By allowing ads to appear on this site, you support the local businesses who, in turn, support great journalism.
Water plan
Placeholder Image

Water, a simple chemical compound, has the big and at times complex job of bringing life to the world. Last October, Kansas Gov. Sam Brownback issued a call to action to address the need for a 50-year vision for the state’s water that meets the needs of all Kansans now and in the future.
“The governor understands that water and the economy of Kansas are directly linked,” said Lane Letourneau, Water Appropriations Program manager for the Kansas Department of Agriculture (KDA). “(The governor) has given KDA and the Kansas Water Office the directive to put together a 50-year vision for our water. He told us to focus on the reservoirs in the eastern part of the state and the Ogallala Aquifer in the western part of the state.”
Letourneau was a speaker at the recent Women Managing the Farm Conference, hosted in Manhattan and co-sponsored by K-State Research and Extension. He provided an update on the status of the 50-year water vision, water rights and the tools available to help with water conservation.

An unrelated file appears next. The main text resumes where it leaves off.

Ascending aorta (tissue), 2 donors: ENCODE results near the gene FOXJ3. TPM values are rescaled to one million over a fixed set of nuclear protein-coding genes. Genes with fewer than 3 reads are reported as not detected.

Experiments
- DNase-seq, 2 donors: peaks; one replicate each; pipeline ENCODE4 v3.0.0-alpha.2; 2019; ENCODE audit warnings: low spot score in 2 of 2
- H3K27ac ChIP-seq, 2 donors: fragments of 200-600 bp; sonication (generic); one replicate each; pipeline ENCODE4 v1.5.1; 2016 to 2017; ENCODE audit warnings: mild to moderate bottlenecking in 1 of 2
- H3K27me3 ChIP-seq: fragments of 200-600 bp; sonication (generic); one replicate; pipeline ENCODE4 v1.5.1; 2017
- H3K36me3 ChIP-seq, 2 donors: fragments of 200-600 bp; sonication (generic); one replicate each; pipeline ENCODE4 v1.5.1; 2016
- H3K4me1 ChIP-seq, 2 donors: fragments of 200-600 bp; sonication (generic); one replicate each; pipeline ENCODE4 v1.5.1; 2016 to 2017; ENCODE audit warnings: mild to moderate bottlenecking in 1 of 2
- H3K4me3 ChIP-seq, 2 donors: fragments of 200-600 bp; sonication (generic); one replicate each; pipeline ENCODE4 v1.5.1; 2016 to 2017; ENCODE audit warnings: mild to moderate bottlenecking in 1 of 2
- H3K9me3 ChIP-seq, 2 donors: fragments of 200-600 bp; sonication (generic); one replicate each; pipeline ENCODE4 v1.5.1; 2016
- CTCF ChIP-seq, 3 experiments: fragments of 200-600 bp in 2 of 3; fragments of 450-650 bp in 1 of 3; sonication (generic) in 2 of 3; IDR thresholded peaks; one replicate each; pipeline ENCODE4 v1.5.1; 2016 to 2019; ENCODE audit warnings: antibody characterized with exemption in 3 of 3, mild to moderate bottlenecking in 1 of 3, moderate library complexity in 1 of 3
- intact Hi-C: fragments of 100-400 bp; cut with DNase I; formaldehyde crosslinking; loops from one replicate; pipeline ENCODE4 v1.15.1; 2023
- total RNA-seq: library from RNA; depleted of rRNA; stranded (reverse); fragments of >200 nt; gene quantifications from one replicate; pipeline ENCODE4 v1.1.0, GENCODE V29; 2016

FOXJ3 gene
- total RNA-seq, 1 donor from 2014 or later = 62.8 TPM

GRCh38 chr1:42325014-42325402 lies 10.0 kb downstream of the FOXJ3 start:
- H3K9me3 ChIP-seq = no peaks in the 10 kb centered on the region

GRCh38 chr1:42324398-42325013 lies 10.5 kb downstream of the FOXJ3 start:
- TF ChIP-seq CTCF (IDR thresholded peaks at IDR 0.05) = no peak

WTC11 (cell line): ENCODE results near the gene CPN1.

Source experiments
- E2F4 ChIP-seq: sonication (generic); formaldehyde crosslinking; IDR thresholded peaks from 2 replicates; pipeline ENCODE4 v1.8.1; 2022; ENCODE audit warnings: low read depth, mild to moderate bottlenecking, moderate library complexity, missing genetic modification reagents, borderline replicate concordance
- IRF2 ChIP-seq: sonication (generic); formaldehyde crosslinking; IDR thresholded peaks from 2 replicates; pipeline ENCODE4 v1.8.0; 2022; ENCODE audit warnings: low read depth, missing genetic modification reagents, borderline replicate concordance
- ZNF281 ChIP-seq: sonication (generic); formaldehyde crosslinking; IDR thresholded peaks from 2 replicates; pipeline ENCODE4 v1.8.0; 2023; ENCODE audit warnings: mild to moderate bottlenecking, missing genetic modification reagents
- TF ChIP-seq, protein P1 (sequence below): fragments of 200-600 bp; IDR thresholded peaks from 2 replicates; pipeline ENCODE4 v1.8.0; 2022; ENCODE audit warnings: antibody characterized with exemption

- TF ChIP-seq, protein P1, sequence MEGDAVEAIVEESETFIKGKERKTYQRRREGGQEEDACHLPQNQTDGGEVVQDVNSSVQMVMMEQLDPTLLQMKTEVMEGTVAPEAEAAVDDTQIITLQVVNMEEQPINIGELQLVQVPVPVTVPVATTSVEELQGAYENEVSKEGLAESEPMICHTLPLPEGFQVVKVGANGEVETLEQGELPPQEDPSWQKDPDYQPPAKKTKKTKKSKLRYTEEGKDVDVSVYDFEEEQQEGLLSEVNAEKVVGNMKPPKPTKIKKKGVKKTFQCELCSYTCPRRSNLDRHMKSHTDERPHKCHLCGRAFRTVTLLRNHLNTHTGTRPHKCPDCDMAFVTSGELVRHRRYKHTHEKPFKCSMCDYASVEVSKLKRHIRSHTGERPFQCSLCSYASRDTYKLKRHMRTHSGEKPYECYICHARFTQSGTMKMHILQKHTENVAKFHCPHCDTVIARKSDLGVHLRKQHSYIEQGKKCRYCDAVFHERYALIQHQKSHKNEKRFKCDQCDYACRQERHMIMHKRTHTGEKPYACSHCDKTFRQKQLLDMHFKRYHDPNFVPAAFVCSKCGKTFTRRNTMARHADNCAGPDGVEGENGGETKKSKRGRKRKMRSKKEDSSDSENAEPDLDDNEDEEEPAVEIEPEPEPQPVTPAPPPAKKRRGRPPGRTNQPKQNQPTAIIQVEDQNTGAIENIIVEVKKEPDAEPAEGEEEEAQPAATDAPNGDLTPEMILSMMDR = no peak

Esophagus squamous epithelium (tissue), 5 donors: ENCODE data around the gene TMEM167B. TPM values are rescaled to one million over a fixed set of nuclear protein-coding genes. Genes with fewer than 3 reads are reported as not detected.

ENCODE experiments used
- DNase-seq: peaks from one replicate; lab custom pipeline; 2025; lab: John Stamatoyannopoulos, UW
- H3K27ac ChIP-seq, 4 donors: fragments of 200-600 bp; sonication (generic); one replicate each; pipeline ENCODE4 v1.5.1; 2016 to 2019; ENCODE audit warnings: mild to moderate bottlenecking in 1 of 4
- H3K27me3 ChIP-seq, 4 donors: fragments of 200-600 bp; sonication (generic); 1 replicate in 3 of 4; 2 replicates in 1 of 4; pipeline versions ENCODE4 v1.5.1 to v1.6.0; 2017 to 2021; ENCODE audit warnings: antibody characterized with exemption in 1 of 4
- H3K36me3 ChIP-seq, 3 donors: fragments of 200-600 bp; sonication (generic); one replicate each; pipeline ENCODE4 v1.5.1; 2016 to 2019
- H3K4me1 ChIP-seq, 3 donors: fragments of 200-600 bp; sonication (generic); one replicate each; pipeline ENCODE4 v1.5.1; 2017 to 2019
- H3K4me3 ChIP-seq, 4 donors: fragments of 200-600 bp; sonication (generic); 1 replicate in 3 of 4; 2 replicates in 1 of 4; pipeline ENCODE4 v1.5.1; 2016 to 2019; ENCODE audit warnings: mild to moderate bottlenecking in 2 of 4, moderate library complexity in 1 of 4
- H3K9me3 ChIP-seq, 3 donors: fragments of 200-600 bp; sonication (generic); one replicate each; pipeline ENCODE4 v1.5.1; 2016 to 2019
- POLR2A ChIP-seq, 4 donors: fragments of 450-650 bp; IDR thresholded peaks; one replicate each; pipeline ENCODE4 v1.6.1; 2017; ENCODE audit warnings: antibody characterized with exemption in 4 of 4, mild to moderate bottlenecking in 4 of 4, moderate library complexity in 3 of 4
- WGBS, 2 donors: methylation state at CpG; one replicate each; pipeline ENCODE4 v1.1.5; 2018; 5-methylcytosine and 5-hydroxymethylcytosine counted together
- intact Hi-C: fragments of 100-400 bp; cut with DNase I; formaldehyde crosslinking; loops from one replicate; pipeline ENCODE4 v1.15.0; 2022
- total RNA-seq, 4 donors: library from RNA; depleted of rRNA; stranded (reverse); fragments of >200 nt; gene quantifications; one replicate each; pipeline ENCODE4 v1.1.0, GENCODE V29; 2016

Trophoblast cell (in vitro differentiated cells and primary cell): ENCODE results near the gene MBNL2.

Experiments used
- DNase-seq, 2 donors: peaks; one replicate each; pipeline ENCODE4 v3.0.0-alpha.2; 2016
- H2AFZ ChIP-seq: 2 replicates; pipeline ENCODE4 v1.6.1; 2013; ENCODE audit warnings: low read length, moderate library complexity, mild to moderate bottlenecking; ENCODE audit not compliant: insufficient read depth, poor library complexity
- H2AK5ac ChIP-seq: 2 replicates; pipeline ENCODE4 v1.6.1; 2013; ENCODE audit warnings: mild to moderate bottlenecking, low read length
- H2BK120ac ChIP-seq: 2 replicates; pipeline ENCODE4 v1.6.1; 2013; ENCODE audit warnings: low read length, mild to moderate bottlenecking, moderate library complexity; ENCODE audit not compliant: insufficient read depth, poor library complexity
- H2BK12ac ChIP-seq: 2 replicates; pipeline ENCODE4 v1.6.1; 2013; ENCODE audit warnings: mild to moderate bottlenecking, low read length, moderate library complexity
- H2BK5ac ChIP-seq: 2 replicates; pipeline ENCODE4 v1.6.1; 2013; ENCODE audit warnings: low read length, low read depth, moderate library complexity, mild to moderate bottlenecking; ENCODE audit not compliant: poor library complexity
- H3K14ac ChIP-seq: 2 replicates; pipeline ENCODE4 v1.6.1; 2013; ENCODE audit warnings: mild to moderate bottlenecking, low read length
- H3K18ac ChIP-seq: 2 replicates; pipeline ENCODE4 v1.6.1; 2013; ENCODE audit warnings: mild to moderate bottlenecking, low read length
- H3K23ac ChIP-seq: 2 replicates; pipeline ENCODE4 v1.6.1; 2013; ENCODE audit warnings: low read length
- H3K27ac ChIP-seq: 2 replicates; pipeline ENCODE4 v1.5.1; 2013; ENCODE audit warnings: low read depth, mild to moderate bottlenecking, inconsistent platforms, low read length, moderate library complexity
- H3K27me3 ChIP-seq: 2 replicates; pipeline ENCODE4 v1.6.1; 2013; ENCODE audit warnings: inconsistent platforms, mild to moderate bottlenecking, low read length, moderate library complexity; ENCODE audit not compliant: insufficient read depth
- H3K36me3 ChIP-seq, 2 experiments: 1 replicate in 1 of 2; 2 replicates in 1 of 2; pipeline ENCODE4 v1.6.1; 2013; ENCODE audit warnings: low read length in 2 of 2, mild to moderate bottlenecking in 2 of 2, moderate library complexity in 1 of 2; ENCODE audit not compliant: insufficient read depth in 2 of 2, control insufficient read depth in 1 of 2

KDA and the Kansas Water Office have hosted 60 to 70 local meetings about water to-date and have met with more than 3,000 people, Letourneau said. The leaders working on the vision are asking local citizens from various parts of the state what they want their water resource to look like in 50 years.
“The best solutions come from the locals,” he said. “We’re getting a lot of positive feedback from the people we’re meeting with, those from the ethanol industry, cities and irrigators. Right now, we’re just at the stakeholder meeting part, but we have many more meetings to do. After that, we’ll put together a plan, and we’ll have more public meetings to deliver the message and get more input.”
Letourneau said the completed vision would take into account all uses for water in the state, including municipal, industrial, agricultural and domestic.
“If we don’t do anything and keep the status quo, the Ogallala will be 70 percent depleted in 50 years, and then the reservoirs will be filled with silt another 40 percent,” he said.
There is a Vision Plan meeting scheduled for March 10th at 10 a.m. in Hays. The meeting will be held at Sternburg museum at 3000 Sternberg Drive. The purpose of the meeting is to gain feedback from citizens throughout the state for the basis of the draft vision for the Future of water in Kansas.
I am planning on attending this meeting and if anyone would like to ride with me, please call 620-793-1910. I will plan on leaving at 8:30 a.m. and we will be back shortly after the conclusion of the meeting.
For more information about Kansas’ 50-year water vision, including a list of upcoming local meetings in which citizens can take part, log on to You can also contact your local Extension office if you have any questions.
Alicia Boor is the Agriculture and Natural Resources agent for Barton County K-State Research and Extension. You can contact her by e-mail at or calling 620-793-1910